One book you may consider on this topic is the classic “Feeding the Whole Family: Recipes for Babies, Young Children, and Their Parents” by Cynthia Lair. It takes recipes the whole family can eat, and suggests how to take all or parts of the recipe to make food your infant can eat as well. All recipes are centered on fresh, whole foods ingredients.
Top Asked Questions Regarding Sources of:
Iron (per Dr. Sears Family Nutrition Book)
Beef (4 ounces) 3.5 mg
Ground beef (4 ounces) 2.5 mg
Lamb (4 ounces) 2.5 mg
Turkey, dark meat (4 ounces) 2.5 mg
Beans (1/2 cup) 2.0 mg
Best Plant Food Sources of Iron (per Dr. Sears Family Nutrition Book):
Tofu (1/3 cup) – 7 mg
Iron-fortified cereals (1 ounce) 4-8 mg
Cream of Wheat (1/2 cup cooked) – 5 mg
Lentils (1/2 cup cooked) – 3 mg
Prune Juice (8 oz) – 3 mg
Dried Peaches – 3.1 mg for 6 halves
Pumpkin Seeds, 1 ounce – 4.0 mg
Signs of Anemia (Iron-Deficiency Anemia): paleness, weakness, fatigue, shortness of breath, irritability, difficulty concentrating, increased susceptibility to infection, intolerance of cold temperatures, constipation, brittle nails
Zinc (per Dr. Sears Family Nutrition Book)
Top Zinc Veggies:
Tofu (1/2 cup) – 2.00 mg
Artichoke – 1.47 mg
Chickpeas (1/2 cup canned) – 1.25 mg
Beans (kidney, lima, ½ cup) -0.75 mg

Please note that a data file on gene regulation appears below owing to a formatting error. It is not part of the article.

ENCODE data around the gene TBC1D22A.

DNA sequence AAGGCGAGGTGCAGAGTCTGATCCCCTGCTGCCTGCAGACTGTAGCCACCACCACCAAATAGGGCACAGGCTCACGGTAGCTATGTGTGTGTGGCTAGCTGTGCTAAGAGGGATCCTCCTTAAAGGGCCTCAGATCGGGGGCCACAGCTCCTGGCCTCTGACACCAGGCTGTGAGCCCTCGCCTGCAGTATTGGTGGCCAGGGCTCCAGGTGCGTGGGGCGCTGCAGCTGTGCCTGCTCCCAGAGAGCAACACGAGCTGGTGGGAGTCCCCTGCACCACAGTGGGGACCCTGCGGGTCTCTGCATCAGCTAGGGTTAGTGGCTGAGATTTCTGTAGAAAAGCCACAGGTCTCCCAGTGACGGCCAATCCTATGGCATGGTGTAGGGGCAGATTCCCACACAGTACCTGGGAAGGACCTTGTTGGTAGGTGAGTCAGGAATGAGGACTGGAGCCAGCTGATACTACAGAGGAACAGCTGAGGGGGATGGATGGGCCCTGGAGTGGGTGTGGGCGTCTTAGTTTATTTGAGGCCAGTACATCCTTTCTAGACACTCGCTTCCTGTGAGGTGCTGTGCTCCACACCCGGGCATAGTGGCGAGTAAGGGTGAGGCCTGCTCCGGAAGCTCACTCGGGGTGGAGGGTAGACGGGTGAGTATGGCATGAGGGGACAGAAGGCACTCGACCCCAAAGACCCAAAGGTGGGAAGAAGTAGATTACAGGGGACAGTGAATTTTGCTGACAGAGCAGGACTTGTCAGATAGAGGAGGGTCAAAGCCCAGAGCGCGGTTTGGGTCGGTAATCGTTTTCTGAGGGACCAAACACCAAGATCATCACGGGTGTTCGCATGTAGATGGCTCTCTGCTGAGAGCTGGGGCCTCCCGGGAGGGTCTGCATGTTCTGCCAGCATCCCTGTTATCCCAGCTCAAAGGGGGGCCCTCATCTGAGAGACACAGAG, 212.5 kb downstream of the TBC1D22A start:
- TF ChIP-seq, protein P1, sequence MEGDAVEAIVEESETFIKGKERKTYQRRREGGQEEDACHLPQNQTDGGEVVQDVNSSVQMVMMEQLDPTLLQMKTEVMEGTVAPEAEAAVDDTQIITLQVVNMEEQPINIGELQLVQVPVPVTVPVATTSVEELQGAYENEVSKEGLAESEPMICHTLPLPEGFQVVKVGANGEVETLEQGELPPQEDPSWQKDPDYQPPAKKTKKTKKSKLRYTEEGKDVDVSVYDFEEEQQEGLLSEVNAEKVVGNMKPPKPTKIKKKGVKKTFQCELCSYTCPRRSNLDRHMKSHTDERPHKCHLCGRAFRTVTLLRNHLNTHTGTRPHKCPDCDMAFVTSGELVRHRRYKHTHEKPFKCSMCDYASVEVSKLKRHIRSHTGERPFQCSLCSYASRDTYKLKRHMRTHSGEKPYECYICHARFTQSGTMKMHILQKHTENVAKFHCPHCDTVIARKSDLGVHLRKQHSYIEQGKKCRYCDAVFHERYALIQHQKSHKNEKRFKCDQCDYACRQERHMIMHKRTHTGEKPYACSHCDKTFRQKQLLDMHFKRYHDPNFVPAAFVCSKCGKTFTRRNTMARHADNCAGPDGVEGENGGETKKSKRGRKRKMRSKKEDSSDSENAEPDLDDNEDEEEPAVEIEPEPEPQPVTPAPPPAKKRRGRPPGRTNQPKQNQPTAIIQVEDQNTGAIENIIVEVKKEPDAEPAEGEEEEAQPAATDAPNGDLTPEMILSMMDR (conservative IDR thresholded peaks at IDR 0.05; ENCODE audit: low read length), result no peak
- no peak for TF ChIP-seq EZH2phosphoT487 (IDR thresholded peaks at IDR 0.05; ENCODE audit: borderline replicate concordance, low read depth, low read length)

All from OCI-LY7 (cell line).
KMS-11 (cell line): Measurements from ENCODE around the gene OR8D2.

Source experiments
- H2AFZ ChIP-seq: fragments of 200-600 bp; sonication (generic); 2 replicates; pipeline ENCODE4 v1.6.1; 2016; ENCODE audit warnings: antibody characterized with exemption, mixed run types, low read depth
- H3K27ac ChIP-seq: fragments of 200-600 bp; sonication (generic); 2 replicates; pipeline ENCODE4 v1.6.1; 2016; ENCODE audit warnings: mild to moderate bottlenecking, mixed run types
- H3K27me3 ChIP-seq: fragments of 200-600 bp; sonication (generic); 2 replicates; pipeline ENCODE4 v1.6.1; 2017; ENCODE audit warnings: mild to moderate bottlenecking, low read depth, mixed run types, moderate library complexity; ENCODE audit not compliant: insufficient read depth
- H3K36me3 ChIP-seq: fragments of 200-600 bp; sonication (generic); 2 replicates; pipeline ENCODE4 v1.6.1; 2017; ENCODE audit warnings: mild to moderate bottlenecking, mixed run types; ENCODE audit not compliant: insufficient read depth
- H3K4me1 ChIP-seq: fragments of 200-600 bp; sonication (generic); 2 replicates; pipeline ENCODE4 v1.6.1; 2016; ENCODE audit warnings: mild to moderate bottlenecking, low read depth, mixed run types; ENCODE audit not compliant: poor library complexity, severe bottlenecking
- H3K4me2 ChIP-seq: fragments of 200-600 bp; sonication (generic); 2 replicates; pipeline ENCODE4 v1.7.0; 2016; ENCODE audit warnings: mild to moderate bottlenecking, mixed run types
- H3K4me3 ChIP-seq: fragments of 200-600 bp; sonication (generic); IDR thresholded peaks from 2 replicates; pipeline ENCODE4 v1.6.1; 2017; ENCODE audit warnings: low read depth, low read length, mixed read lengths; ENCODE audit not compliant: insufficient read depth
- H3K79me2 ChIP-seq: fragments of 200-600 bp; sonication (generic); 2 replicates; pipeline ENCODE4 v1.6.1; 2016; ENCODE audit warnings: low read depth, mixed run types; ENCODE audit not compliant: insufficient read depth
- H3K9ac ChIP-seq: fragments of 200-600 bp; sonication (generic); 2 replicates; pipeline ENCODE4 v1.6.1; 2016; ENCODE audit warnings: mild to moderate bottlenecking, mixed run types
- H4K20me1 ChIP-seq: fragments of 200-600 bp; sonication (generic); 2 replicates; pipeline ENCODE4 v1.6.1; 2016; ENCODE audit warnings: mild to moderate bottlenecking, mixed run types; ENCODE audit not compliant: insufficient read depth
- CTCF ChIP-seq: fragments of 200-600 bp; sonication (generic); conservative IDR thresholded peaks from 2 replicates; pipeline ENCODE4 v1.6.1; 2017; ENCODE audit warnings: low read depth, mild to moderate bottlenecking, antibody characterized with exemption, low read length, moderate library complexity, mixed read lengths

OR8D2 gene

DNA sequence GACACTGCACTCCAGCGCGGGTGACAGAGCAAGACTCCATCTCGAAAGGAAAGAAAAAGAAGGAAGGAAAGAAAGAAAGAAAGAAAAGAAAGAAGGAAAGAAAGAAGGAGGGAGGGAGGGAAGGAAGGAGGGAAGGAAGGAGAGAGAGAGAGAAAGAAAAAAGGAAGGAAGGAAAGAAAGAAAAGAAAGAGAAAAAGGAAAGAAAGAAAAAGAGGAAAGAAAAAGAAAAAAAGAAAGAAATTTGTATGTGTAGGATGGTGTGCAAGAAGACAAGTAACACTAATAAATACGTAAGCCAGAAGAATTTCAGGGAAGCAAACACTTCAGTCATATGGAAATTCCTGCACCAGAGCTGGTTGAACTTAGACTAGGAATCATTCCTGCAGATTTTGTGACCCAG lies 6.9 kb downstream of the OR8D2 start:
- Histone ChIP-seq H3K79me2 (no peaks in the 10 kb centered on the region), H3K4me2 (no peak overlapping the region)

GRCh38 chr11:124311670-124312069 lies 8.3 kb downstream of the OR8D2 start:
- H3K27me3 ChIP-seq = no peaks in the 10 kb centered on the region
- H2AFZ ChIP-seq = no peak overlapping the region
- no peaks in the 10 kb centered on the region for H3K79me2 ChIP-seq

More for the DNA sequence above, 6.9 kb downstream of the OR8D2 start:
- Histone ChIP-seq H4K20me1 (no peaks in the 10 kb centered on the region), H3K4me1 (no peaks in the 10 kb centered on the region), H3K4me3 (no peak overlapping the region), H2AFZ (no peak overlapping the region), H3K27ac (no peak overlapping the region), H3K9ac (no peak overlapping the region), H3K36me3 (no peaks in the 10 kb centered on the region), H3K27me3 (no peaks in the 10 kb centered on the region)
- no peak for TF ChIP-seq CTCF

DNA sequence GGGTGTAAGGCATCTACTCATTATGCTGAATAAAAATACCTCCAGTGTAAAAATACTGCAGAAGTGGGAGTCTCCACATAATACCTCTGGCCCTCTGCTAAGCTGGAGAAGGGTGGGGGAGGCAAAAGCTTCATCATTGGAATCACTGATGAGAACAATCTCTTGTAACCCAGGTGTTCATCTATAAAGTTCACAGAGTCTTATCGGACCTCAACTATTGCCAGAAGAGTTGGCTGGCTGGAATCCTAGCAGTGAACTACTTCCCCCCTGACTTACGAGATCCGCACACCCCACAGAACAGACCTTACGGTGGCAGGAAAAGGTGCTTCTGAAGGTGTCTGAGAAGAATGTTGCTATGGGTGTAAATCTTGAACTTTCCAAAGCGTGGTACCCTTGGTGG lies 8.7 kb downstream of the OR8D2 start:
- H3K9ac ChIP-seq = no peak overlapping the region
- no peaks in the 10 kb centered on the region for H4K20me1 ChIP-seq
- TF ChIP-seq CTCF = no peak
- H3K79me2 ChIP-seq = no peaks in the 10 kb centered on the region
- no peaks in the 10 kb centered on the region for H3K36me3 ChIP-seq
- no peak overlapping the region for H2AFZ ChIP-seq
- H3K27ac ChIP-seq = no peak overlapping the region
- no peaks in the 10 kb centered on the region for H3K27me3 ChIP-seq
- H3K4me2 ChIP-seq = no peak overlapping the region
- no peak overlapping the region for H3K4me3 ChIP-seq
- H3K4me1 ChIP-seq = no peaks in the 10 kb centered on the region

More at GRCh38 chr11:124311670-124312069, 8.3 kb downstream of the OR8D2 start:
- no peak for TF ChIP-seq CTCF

Dr. Sears writes in his book that many children with ADHD have lower levels of zinc and essential fatty acids; this may be worth looking into if your child has that challenge!
Tips for Picky Toddler Eaters
DO NOT USE FOOD AS A BRIBE TO EAT OTHER FOODS OR AS A REWARD OR PUNISHMENT.
Serve food attractively, give small helpings, serve food without comment, do not stress amount of food to be eaten, be aware some food refusals may indicate an allergic reaction to that food, try to maintain a calm and unworried attitude toward your child’s eating, do not stress table manners with young children, allow finger-feeding until child has become proficient at eating and is interested in food.
1. Offer a nibble tray – put out a muffin tin and put a little food in each tray (apple moons, avocado boats, banana, broccoli trees, carrots, cheese cubes, hard boiled egg, little o shaped cereal)
2. Offer dip – made from cottage cheese, tofu, yogurt
3. Try smoothies
4. Serve it attractively
5. Respect that a child’s stomach is about the size of their fist
6. Let the kids eat at a child sized table where their feet can touch the ground
7. Let the kids cook or help prepare food
Food Allergies per La Leche League:
Top foods to cause allergic reactions: beans, berries, cabbage, chocolate, cinnamon, citrus fruits and juices, coconut, corn, cow’s milk, eggs, nuts (especially peanuts – and peanut allergy is a type of allergy that children do NOT outgrow as they age), onions, pork, shellfish, tomatoes, wheat.
Typically tolerated foods include:
Fruit – apples, apricots, bananas, peaches, pears, plums
Vegetable – asparagus, beets, carrots, squash, sweet potatoes
Rice and grains such as oats, barley, millet
Common Signs of Food Allergies: (Dr. Sears)
Skin – Hives, Red Sandpaper-Like Facial Rash, Dry/Itchy/Scaly Skin on face, Swelling in Hands and Feet, Puffy Eyelids, Dark Circles Under Eyes, Lip Swelling, Tongue Soreness and Cracks
Respiratory – Sneezing, Runny Nose, Stuffy Nose, Wheezing, Watery Eyes, Rattling Chest, Persistent Cough, Congestion, Bronchitis, Recurring Ear Infections
Intestines– Burnlike Rash Around Anus, Abdominal Discomfort, Mucusy Diarrhea, Constipation, Intestinal Bleeding, Poor Weight Gain, Bloating/Gassiness, Excessive Spitting Up, Vomiting